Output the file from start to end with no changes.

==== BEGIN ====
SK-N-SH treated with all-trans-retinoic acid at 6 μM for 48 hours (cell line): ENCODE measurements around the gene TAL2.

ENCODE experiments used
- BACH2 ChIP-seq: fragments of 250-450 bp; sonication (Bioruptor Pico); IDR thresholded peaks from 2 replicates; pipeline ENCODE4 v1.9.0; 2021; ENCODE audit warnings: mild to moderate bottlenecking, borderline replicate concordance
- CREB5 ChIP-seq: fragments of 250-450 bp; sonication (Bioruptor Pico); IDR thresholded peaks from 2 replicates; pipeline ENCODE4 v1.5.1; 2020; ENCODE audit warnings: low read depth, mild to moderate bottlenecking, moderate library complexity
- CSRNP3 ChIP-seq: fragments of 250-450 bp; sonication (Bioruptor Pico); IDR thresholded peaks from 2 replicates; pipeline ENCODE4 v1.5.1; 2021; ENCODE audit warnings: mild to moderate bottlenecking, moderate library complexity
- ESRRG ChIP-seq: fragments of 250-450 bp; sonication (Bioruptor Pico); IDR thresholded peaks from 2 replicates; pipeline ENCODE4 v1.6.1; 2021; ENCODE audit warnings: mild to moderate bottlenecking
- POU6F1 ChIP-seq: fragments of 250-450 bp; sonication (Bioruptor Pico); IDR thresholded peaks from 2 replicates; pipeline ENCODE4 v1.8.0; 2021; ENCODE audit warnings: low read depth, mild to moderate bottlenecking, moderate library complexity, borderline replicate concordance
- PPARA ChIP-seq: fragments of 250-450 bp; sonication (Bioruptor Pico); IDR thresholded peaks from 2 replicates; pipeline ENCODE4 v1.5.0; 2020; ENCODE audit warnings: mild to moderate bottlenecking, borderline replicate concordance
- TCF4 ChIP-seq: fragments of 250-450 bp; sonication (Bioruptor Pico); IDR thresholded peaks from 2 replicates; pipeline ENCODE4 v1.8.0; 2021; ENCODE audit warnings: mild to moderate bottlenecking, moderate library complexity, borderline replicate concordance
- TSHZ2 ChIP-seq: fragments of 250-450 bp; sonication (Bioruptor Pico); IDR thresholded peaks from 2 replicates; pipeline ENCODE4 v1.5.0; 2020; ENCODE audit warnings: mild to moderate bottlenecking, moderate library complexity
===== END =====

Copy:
SK-N-SH treated with all-trans-retinoic acid at 6 μM for 48 hours (cell line): ENCODE measurements around the gene TAL2.

ENCODE experiments used
- BACH2 ChIP-seq: fragments of 250-450 bp; sonication (Bioruptor Pico); IDR thresholded peaks from 2 replicates; pipeline ENCODE4 v1.9.0; 2021; ENCODE audit warnings: mild to moderate bottlenecking, borderline replicate concordance
- CREB5 ChIP-seq: fragments of 250-450 bp; sonication (Bioruptor Pico); IDR thresholded peaks from 2 replicates; pipeline ENCODE4 v1.5.1; 2020; ENCODE audit warnings: low read depth, mild to moderate bottlenecking, moderate library complexity
- CSRNP3 ChIP-seq: fragments of 250-450 bp; sonication (Bioruptor Pico); IDR thresholded peaks from 2 replicates; pipeline ENCODE4 v1.5.1; 2021; ENCODE audit warnings: mild to moderate bottlenecking, moderate library complexity
- ESRRG ChIP-seq: fragments of 250-450 bp; sonication (Bioruptor Pico); IDR thresholded peaks from 2 replicates; pipeline ENCODE4 v1.6.1; 2021; ENCODE audit warnings: mild to moderate bottlenecking
- POU6F1 ChIP-seq: fragments of 250-450 bp; sonication (Bioruptor Pico); IDR thresholded peaks from 2 replicates; pipeline ENCODE4 v1.8.0; 2021; ENCODE audit warnings: low read depth, mild to moderate bottlenecking, moderate library complexity, borderline replicate concordance
- PPARA ChIP-seq: fragments of 250-450 bp; sonication (Bioruptor Pico); IDR thresholded peaks from 2 replicates; pipeline ENCODE4 v1.5.0; 2020; ENCODE audit warnings: mild to moderate bottlenecking, borderline replicate concordance
- TCF4 ChIP-seq: fragments of 250-450 bp; sonication (Bioruptor Pico); IDR thresholded peaks from 2 replicates; pipeline ENCODE4 v1.8.0; 2021; ENCODE audit warnings: mild to moderate bottlenecking, moderate library complexity, borderline replicate concordance
- TSHZ2 ChIP-seq: fragments of 250-450 bp; sonication (Bioruptor Pico); IDR thresholded peaks from 2 replicates; pipeline ENCODE4 v1.5.0; 2020; ENCODE audit warnings: mild to moderate bottlenecking, moderate library complexity